[IMGCAP(1)]Have you been evaluating firm profitability and how to more effectively price the services you offer? If so, consider changing your pricing method from the standard billable hour to value pricing. Why? Price chases value, and by creating more value, you will be able to “capture more price.”
Before you can change to value pricing, however, you must first understand the relationship between value and what you are selling, according to Jason Blumer, CPA, founder and chief innovation officer of Thriveal, a network of CPAs supporting innovative firm owners.
In a recent webinar hosted by Sageworks, Blumer explained that the goal for you is profitability—to price above your costs—but remember that in any interaction or relationship with a client, there has also got to be a profit for the client. The total value you create then is your value and the client’s value together.
How Can You Increase Total Value?
As Blumer explained, often the client doesn’t know fully what they value—what they want, in other words. Your role is to help them see what else they need, beyond their compliance requirements. You are opening the client’s mind, finding the things they care about, looking for triggers. This way you can increase the value you offer, and the price then just follows the value.
Blumer noted that humans love to affix a value to something, and they desire things that are of value. Pricing is the pathway to increased value as it allows you and your clients to make value judgments on the service you can provide. Austrian economist Frederick Hayek said that “a price is an economic indicator to a consumer and summarizes the intricacies of a vast free market economy.” Blumer expounded on Hayek’s thought to note that “people make decisions as if they have incredible amounts of information about why the price of a good or service is what it is.” This summarizes our free market economy, where prices are based on what people are willing to pay. Prices are not a one-size-fits-all affair, and value pricing provides an opportunity for you to negotiate and get what your services are really worth.
In practical terms, though, Blumer stated that it’s difficult for clients to make a value judgment when no price has been offered upfront. When you bill after the fact for services, you are not allowing room to convey the real value of what you do. As a result, you can miss pricing opportunities. Blumer gave an example in offering new services to clients: “Creating new services for clients is a pricing opportunity for you since the client has no context to compare a new service,” he said.
As Ron Baker noted in the recent Sageworks book, "Next-Level Accountants: Your guide to growing a firm of trusted advisors," “Value changes, and it changes based on time, place, location and what outcome customers are seeking.” In other words, value is related to the context of the situation at hand, and therefore, a focus on value provides the opportunity to drive pricing higher. Billing by the hour is more restricted.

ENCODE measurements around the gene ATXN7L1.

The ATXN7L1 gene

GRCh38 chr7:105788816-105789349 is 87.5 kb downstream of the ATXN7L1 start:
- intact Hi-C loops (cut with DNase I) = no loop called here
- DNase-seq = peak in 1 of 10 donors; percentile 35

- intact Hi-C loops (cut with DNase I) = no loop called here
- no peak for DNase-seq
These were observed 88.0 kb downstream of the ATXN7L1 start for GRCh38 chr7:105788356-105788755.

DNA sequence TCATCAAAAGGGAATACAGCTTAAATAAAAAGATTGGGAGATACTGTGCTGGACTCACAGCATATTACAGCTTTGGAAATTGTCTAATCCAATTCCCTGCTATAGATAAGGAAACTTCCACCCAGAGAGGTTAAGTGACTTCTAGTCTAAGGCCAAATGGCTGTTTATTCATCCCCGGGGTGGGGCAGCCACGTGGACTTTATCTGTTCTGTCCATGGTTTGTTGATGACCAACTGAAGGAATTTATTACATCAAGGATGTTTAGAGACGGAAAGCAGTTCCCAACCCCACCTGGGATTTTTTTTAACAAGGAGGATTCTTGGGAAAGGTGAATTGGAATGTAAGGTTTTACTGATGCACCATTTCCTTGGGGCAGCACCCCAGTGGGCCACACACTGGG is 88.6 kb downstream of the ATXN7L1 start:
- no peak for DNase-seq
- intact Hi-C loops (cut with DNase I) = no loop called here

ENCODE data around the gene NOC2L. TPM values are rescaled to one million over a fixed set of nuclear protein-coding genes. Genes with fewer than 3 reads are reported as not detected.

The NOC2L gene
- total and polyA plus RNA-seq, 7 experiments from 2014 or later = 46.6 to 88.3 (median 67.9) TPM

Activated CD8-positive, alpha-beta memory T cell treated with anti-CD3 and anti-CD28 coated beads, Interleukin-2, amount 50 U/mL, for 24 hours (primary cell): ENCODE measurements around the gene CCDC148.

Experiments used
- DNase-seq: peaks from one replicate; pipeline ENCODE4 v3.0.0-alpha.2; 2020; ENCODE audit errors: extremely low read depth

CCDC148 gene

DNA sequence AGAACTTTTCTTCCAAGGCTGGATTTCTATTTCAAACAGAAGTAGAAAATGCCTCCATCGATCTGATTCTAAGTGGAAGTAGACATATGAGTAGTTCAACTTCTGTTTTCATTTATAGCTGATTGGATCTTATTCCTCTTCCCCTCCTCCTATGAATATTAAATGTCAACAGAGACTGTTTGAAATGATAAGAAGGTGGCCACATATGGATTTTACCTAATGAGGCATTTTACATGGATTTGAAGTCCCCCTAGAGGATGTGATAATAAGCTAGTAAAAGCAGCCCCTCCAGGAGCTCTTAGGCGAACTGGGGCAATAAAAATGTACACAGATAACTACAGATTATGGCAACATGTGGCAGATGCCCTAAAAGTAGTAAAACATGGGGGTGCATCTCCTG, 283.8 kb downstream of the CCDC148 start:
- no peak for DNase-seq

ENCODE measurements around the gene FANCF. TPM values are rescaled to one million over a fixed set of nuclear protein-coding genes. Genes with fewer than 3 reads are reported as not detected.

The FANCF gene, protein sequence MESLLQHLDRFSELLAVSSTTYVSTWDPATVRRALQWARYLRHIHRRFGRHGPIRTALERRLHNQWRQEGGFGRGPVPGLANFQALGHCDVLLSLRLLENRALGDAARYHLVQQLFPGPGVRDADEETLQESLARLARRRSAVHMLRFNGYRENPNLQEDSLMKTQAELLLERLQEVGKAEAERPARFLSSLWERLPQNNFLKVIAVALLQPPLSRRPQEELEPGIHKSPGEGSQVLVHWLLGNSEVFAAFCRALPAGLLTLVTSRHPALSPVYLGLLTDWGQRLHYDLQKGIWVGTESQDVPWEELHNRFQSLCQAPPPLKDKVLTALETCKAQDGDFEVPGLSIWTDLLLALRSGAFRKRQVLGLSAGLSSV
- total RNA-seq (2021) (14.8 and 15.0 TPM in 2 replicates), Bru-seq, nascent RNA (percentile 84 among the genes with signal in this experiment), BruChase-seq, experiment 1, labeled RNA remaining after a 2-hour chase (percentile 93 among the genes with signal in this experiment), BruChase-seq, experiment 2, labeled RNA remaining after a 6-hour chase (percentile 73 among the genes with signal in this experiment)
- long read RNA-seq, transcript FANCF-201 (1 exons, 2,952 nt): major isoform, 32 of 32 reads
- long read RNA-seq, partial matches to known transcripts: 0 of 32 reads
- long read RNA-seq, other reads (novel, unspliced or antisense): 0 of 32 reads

The billable hour places a large emphasis on the “activities” you do, but in the long run, creating more value for clients will create the relationships you need to become a firm of trusted advisors and to increase the number of profitable services that you can actually offer (as opposed to running around trying to get as many tax returns as you can). The potential outcomes also include choosing which clients you want to work with as you align and onboard clients that you can scale at higher price points vs. simply billing them for compliance services. As Blumer recommended, remember that pricing looks forward and is a measure of the value provided and an expectation of results. Blumer underscores the simple point that pricing is power.
So how do you implement value pricing with your clients?
Ron Baker suggests that value pricing requires pricing the customer, and not just the service or product. With that in mind, you are intentionally slowing down the sales process to explore the customer’s wants, desires and outcomes (rather than just their needs) in order to sell an expectation of future results. Asking good questions is the cornerstone to the process, according to both Baker and Blumer.
“With billing you would be giving the client a reaction to what has already been done, and failing to have the opportunity to assign a higher price to what they hope to achieve,” Blumer said during the webinar. “So just by asking questions, you get to determine what their dreams are and assign a higher price for helping them to achieve those goals.”
Altogether, Blumer explained, value pricing is not about efforts, hours and activities, but is about customizing an outcome for your client while sharing risk to identify and agree on the real value for your services. The hourly billing method will always be limited in terms of profitability since billing has a ceiling based on how much time you have.
To learn more about value pricing, see Baker’s comments in "Next-Level Accountants," visit the Thriveal Network blog or listen to the replay of the webinar, “Considering Value Pricing to Effectively Price Your Services.”
Melinda Crump works in media relations at the financial information company Sageworks.
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